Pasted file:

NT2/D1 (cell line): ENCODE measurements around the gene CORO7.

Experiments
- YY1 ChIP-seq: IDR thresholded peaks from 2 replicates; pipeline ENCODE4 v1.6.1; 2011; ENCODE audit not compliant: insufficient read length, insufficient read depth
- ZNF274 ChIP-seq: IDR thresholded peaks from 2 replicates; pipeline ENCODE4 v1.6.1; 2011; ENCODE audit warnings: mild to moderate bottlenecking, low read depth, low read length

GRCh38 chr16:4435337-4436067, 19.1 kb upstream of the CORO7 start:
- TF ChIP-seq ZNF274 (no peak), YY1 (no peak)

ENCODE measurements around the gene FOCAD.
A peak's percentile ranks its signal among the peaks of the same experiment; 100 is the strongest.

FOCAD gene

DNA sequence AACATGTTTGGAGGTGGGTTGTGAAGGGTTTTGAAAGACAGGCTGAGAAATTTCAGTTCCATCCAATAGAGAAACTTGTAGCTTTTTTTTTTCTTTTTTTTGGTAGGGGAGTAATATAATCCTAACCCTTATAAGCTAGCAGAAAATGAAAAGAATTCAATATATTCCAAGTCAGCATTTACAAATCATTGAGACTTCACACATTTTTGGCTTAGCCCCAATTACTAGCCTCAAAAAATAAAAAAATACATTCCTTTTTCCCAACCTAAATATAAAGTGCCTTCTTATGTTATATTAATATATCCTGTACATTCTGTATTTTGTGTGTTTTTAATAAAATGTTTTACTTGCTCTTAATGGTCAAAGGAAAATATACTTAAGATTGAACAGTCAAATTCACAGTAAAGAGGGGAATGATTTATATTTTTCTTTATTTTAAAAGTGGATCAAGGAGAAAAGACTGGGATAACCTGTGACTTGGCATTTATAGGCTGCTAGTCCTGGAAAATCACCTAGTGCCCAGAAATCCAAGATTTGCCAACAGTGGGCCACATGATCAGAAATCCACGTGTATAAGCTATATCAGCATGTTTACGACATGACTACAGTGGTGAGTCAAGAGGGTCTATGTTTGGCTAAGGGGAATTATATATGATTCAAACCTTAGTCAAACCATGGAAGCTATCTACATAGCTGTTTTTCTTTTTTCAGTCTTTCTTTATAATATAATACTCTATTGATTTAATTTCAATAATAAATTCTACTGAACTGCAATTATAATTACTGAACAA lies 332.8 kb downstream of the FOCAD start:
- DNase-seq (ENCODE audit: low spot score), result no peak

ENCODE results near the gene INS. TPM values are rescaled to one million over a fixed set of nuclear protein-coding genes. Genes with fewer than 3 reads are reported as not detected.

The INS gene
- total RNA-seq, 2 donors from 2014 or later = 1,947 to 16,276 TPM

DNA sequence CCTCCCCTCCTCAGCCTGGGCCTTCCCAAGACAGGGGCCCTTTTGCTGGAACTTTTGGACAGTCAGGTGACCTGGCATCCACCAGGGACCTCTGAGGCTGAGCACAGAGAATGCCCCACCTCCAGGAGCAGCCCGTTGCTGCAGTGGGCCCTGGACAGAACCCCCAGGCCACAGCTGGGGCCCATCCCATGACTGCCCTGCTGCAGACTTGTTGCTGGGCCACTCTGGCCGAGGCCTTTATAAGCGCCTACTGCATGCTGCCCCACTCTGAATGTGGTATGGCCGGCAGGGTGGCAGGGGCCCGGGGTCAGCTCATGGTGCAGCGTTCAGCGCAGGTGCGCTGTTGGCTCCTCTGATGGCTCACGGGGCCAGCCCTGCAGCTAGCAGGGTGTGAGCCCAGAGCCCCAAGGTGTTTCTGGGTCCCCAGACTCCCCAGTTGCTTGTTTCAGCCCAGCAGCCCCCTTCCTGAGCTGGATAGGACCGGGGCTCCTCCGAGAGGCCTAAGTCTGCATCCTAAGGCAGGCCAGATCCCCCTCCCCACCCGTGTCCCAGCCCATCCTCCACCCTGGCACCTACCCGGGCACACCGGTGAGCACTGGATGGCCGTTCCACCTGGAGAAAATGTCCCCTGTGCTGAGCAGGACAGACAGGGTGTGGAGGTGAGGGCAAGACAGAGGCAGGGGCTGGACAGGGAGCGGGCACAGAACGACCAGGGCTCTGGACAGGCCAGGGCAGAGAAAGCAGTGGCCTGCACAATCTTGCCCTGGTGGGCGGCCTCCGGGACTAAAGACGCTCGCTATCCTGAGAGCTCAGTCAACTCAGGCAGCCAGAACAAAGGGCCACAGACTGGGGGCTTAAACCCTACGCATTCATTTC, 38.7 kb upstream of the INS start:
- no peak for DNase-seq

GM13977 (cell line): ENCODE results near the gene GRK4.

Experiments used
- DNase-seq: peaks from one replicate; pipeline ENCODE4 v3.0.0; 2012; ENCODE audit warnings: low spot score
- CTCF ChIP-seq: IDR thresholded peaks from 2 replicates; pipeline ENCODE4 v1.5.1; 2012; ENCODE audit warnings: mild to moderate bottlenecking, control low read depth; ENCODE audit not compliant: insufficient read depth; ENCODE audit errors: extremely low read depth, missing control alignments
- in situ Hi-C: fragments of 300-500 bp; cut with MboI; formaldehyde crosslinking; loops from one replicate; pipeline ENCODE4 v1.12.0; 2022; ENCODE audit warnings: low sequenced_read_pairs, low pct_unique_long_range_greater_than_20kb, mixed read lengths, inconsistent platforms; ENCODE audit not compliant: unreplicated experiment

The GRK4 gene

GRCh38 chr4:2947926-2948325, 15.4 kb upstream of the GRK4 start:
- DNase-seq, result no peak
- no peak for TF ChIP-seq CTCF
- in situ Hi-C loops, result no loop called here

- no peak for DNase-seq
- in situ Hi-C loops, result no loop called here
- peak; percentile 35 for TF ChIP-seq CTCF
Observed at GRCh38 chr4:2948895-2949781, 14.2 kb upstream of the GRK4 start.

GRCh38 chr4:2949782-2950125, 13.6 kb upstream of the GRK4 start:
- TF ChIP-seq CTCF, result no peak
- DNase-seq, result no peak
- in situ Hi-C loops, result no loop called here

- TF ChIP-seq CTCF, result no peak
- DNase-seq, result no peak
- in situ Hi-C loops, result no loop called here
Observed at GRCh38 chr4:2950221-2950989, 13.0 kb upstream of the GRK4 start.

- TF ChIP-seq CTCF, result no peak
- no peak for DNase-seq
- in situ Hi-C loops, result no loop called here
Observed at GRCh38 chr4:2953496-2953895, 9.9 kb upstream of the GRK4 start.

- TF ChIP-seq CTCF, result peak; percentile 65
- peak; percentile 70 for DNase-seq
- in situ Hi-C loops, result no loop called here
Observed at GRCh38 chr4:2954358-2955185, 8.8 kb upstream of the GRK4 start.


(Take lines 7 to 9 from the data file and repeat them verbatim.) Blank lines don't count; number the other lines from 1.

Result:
ENCODE measurements around the gene FOCAD.
A peak's percentile ranks its signal among the peaks of the same experiment; 100 is the strongest.

FOCAD gene